“I’m sure I’ll take you with pleasure!” the Queen said. “Two pence a week, and jam every other day.”
Alice couldn’t help laughing, as she said, “I don’t want you to hire me – and I don’t care for jam.”
“It’s very good jam,” said the Queen.
“Well, I don’t want any to-day, at any rate.”
“You couldn’t have it if you did want it,” the Queen said. “The rule is, jam to-morrow and jam yesterday – but never jam to-day.”
“It must come sometimes to ‘jam to-day’,” Alice objected.
“No, it can’t,” said the Queen. “It’s jam every other day: to-day isn’t any other day, you know.”
“I don’t understand you,” said Alice. “It’s dreadfully confusing!”
(Lewis Carroll, Alice in Wonderland)
Just like my fictional namesake, I’m unimpressed by the promise of ‘jam tomorrow’. Tomorrow does, after all, always stay tomorrow. I try to resist the lure of the instant gratification culture, but you can take delayed gratification too far.
And then there’s the subject of jam. I make my own jam – have done for probably 20 years. It began quite harmlessly by me reading Salman Rushdie’s fantastic Midnight’s Children, for which he not only won the Booker Prize but the Booker of Bookers – and deservedly so. The main character has a special type of chutney made for him, and, chutney-making – the art of blending a variety of flavours to create a totally unique new, complex, mongrel flavour – becomes a central metaphor in the novel and for a whole way of life.
Sometimes I’m a very literal reader and so I developed a passion for making chutneys myself. To make jam was a natural follow-up. I’ve virtually stopped making chutney as I no longer eat cheese, but my jam and marmalade cupboard is still – er – jam-packed. (Ouch! Sorry…)
But why? Why go to the trouble of making jam, when you can buy some very good jam very easily? Well, there are many reasons: as with all makes, you know what goes into the jar, whereas I’d challenge anyone (except food scientists perhaps) to explain to me what all those additives and flavour enhancers are and what they might do to one in the long run.
Another reason is price. You can buy good jam – but good jam comes with a hefty price tag. Even if you buy fruit and preserving sugar, you’re likely to pay much less than if you were to buy high-price jam every time.
And I must admit that I feel a tad bored when I look at jams in shops. Strawberry. Raspberry. Blackberry. Yawn. I like using fruit that are not conventionally used in Northern European jams, such as bananas, and I like creating unusual mixes (back to Rushdie’s mongrel metaphor!), such as banana-rhubarb-vanilla, which tastes just divine. More usually, I mix berries, such as blackberries, raspberries and blueberries.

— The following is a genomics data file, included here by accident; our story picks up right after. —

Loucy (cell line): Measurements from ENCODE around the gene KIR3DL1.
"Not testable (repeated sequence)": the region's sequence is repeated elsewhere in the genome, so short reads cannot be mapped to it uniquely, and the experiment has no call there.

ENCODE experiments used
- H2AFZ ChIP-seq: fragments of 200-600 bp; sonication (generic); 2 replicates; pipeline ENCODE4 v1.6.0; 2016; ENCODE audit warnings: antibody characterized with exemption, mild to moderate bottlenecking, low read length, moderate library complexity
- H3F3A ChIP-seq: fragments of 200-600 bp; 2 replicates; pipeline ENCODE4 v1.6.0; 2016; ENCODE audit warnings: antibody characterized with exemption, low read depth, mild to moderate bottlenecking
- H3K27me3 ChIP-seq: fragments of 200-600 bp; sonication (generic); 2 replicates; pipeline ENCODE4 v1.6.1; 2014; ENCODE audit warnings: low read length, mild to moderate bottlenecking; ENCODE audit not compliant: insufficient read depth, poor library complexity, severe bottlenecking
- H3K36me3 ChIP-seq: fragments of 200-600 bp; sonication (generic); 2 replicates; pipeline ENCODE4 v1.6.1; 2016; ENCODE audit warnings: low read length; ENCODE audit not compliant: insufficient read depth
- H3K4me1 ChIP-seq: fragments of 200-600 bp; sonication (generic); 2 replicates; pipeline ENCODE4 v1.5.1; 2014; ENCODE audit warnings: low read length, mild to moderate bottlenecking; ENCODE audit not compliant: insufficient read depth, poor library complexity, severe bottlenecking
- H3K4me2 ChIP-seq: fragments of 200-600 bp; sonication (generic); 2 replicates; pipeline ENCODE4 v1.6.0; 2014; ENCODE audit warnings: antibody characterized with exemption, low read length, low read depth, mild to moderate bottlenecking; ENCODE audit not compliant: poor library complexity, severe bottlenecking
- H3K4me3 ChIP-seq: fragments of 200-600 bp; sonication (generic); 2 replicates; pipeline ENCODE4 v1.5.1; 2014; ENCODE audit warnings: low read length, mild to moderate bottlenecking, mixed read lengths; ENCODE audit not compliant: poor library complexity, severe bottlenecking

But most importantly there is the pleasure of making your own jam. This year, the pleasure started by my picking blackberries. Even though it rained a fair bit in August, it had been a good summer, and we had a bumper crop of blackberries. It took less than an hour to pick 1kg of fruit. I’d bought a punnet of raspberries to mix my blackberries with and 1 kg of preserving sugar.
Depending on which type of fruit used, the process is slightly different. As I’m using a type of fruit with lots of bits that I don’t want to end up in the jam (skin, pips), I was using quite a bit more fruit than the 1:1 fruit to sugar ratio than is normal. I pre-cooked the fruit and passed it through a sieve, discarding all the tough bits in the process. I figure that the mixture of fruit juice and pulp I was left with approximated 1 kg in weight.
Passing the fruit through the sieve is a fairly lengthy process because you don’t want to waste anything. It’s also good for toning your muscles…
Here’s the finished juice & pulp that’s about to go back into the pan with the sugar.
In the pan, you combine sugar and fruit, and then follow the instructions on the packet the sugar came in. Usually you need to bring the mixture to the boil briefly, then turn the heat down and allow the mixture to simmer. After a few minutes you can begin testing whether the jam is setting nicely. To do this, take a cool saucer (you may pre-cool them in fridge or freezer), pour a small blob of jam on it, and let it cool (that’s why you’ve cooled the saucer – it speeds up the process). If it forms a skin and is noticeably less runny than it was before, you’re probably ready to pour your jam into jars.
You can buy jam jars or simply reuse other jars, which is what I do. The jars need to be clean and you can sterilise them by warming them up in the oven at 100 degrees Celsius for a bit.
Do let them cool down slightly so you can handle them, but not completely. It helps if you can pour the hot jam into a receptacle that is already a little warm itself. I’ve got a nifty gadget that helps you get the jam into the jar. Before I got this, jam making used to be a pretty messy process…
After pouring, you close the jars and you’re done. Don’t worry if you can hear them go ‘pop’ after a while. As the jam cools, the mixture contracts and creates a vacuum, which pulls the lid shut properly. The popping is a good thing – it means that your jar is now properly sealed and your jam won’t go mouldy.
There we are: 9 jars of jam. Some of them quite small, admittedly, but I like to switch flavours frequently and thus like these smallish jars. The whole process took less than an hour. And my kitchen was filled with heavenly jammy smells for hours afterwards. What’s not to like?